Some of the adults got drunk, and started singing at the top of their lungs. Father yelled at them to be quiet, but they kept on singing. I guess I’m going to be up all night.

The drunk people eventually stopped singing. But I could hear some of them hiccupping. I finally fell asleep. My dreams where full of hiccups.

Today has been boring as usual. The sailors limited the beer, so that no one would get drunk. Hey! The first smart idea on this boat! I thought.

The sailors said only a couple months now. I hope they’re right. Now none of us are vomiting. Hannah is lucky to never of gotten it. Mother says she will get the next sickness harder than we will. I hope it’s not the flu.
There has been a group of men, who have been getting restless. They’ve snapped at their wives, and yelled at their children. I’m pretty sure next their going to take out their boredom on sailors. That will be fun.
Hannah and I have started playing with Martha and George again. We are almost out of games to play. We have made up a couple, and repeated them. It gets old after a while.

So most of the time now we just talk about our lives in England, how bored, and miserable we are, and stuff like that. I hope We will be there soon.

Remember what mom said about Hannah getting the next sickness, but harder? Well, she was right. Hannah was one of the first to get a high fever. She complained night and day about how hot she was and how much her head hurt.

More and more people started getting sick. I started coughing, and getting dizzy. Matthew got a fever, and Father had a bad headache.

There aren’t many people vomiting now. Just coughing, and sneezing, and wheezing. I was freezing cold at night, and when I would pull the sheets up I would burn up. That would go on all night.

Then people started dying. I watched as sailors would come down wrap up a body and carry it away. I started hearing people weeping for the home they had left, for the loved ones they had lost, and just because they were in pain.

I got a fever and felt horrible. My head felt like a burning ember. I couldn’t move. My mouth was as dry as sand, because I had nothing to drink. I would lie and moan for water, it felt like no one heard me.

The fever left me and everyone else as soon as it came. I learned that few children died, only about 15 adults. Now I am really tired of rocking back and forth all day and night. I’m tired of the horrible food, crammed spaces, and horrible smell

I’m tired of the sailors yelling to us to quit or moaning and groaning. It’s been almost three months. I long for fresh food, water, and air.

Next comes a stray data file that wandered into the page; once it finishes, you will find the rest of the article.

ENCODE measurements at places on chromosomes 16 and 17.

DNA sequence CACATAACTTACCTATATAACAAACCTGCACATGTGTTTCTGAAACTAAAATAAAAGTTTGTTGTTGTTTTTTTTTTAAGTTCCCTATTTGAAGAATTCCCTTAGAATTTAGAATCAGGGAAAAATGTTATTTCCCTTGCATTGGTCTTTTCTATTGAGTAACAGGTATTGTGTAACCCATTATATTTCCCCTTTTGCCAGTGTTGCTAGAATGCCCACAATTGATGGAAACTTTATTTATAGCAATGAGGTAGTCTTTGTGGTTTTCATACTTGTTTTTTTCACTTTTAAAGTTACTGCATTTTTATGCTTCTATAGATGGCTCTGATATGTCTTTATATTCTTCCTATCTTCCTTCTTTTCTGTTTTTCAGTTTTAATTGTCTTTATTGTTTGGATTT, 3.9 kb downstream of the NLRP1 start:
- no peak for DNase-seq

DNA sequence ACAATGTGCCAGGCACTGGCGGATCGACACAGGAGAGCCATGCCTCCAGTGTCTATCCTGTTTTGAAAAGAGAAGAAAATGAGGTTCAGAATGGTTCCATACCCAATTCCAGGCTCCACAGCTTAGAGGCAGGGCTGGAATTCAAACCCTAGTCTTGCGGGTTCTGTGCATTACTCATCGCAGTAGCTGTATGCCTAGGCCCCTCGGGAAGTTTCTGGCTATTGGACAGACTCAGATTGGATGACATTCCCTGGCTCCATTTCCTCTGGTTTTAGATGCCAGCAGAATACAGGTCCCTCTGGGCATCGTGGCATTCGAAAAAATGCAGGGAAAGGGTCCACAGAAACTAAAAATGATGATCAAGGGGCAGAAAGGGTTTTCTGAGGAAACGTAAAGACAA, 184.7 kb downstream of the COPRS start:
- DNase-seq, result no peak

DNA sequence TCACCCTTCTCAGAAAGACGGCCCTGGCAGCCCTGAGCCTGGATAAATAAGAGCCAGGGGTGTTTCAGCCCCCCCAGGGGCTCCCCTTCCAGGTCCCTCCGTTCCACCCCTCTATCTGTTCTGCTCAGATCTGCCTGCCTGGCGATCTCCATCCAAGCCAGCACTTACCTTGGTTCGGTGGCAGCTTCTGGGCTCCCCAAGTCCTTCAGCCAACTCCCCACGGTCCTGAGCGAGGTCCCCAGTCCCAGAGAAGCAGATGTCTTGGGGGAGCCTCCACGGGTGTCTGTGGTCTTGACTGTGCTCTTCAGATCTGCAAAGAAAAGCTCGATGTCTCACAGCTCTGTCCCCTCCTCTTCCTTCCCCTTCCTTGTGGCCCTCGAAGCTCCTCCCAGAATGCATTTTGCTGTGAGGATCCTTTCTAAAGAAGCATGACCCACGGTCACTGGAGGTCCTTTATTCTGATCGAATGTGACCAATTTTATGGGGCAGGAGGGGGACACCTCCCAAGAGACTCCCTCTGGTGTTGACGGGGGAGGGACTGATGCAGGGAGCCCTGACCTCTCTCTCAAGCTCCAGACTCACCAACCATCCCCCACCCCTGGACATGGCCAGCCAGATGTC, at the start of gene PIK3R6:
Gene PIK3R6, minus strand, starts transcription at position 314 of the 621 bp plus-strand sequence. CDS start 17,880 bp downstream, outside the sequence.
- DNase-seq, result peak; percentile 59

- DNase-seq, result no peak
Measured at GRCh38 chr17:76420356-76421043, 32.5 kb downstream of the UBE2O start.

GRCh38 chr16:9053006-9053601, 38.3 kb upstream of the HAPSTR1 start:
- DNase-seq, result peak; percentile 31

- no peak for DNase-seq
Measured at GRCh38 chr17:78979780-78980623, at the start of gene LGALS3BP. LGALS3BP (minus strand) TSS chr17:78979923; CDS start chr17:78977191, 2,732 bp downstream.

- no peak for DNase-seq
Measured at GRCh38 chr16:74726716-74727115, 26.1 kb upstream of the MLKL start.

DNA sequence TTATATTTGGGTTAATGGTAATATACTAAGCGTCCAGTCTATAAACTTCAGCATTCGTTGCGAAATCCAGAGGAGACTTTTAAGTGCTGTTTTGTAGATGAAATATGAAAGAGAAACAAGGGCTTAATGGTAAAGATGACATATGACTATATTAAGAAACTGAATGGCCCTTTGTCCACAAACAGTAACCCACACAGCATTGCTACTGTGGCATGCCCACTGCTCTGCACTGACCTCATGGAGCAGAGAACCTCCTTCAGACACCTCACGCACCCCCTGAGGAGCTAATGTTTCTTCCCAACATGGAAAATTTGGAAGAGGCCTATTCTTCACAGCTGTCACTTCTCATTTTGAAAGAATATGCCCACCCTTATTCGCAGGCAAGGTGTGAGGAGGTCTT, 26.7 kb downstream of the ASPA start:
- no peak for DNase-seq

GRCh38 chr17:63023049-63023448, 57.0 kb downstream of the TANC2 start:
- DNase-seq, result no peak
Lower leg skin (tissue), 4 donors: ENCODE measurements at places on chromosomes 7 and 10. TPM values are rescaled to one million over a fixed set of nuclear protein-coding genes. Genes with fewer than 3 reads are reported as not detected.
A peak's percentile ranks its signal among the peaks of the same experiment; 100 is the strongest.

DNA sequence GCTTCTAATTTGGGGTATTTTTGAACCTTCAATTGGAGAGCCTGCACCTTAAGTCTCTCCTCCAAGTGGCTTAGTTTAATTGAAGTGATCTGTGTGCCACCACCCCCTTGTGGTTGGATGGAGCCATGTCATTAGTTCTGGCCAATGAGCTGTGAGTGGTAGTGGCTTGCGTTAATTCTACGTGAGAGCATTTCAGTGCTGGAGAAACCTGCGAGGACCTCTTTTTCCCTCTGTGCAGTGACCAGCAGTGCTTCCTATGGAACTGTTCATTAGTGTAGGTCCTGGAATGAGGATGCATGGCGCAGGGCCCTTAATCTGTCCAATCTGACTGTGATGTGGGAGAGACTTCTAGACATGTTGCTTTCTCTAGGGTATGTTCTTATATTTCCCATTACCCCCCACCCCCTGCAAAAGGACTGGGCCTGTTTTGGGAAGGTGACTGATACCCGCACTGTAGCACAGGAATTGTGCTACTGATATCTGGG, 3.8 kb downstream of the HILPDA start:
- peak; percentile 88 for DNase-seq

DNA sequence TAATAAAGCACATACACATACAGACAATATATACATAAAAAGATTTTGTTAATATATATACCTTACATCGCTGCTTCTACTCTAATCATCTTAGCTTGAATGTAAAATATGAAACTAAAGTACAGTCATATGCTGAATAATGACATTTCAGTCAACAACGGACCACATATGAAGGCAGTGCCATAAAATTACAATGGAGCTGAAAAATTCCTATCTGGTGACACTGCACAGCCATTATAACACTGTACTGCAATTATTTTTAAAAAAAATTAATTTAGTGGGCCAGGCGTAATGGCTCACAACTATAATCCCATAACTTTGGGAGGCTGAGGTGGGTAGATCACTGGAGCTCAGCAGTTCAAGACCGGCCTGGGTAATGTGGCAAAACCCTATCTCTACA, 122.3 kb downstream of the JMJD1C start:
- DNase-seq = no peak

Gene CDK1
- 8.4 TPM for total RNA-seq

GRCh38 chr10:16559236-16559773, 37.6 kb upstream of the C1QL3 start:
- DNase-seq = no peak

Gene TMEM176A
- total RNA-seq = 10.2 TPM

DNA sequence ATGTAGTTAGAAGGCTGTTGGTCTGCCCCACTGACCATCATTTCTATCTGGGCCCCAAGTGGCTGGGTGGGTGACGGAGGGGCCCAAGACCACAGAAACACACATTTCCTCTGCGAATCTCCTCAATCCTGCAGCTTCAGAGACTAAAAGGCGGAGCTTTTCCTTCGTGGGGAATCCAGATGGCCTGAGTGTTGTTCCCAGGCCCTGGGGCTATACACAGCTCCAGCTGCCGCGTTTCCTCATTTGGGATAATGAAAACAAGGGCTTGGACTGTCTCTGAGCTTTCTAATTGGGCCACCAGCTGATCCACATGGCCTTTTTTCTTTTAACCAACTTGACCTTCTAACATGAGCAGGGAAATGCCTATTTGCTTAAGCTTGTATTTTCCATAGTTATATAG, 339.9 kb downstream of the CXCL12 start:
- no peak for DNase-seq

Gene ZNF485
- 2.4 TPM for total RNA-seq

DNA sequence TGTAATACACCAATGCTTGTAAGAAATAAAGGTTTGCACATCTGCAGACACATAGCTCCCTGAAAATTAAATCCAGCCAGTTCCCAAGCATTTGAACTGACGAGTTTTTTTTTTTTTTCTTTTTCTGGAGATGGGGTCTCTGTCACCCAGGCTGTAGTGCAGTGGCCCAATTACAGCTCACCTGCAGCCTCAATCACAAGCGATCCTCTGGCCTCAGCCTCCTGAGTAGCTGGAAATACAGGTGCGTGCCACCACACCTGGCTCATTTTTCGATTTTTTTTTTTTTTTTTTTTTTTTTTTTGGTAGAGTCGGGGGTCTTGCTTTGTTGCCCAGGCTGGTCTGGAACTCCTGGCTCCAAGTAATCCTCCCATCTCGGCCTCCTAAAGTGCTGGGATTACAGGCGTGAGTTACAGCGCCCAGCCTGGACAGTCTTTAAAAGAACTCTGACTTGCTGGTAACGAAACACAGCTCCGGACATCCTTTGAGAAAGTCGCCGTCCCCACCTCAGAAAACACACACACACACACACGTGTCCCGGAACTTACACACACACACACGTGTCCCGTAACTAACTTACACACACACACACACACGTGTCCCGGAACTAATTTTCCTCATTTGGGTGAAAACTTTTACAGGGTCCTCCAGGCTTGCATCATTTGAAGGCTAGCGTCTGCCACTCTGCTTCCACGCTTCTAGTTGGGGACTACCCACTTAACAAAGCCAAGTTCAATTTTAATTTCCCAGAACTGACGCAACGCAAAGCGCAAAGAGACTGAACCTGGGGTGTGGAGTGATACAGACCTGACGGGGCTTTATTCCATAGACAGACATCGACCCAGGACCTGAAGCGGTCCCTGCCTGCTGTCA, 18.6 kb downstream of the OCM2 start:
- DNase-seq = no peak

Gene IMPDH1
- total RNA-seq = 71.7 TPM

The captain Christopher Pringle says we will arrive this month. A few of the women kissed the sailor who announced the news.

“I wonder when this month we will get there?”Hannah asked. We were with Martha and her brother.

“I don’t know I hope soon. No one should live in these condtions.” George answered. Martha and I agreed.

“But Its taking so long!” Martha complained. I told her that’s just how sea life is, and she should never be a sailor’s wife. My friends laughed at that.

Mother started to get things together.

“What are you doing my dear?” Father asked.

“I want to be ready when we arrive.” Mother answered.

“Well, we don’t know how long that will be.” Father said.

We better get there soon. I’m getting ready to swim the rest of the way there.

“Land Ho!” A sailor yelled above us. The deck exploded with people trying to get to the hatch. Hannah and I were one of the first to get there. A man ahead of us opened the door, and everyone pushed and shoved to get out.

The sunlight blinded me for a moment. But it felt good to have fresh air at last. When my eyes came into focus I ran with Hannah to the rail. There was land in the distance getting closer and closer.

After about three hours the ship got as close as it could go. My family got on one of the rowboats. The crew paddled twords shore. Good-bye Mayflower. Hello America!


  1. Wow Alex! You are an extremely talented writer! I think you have a bright future ahead of you in this area. Good work!

  2. I really could envision this through your words. Keep writing everyday, you have a wonderful talent.

  3. Alex, this is amazing! Your use of adjectives is fantastic. Keep up the good work and let us read more of your writings, OK?



blogger templates | Make Money Online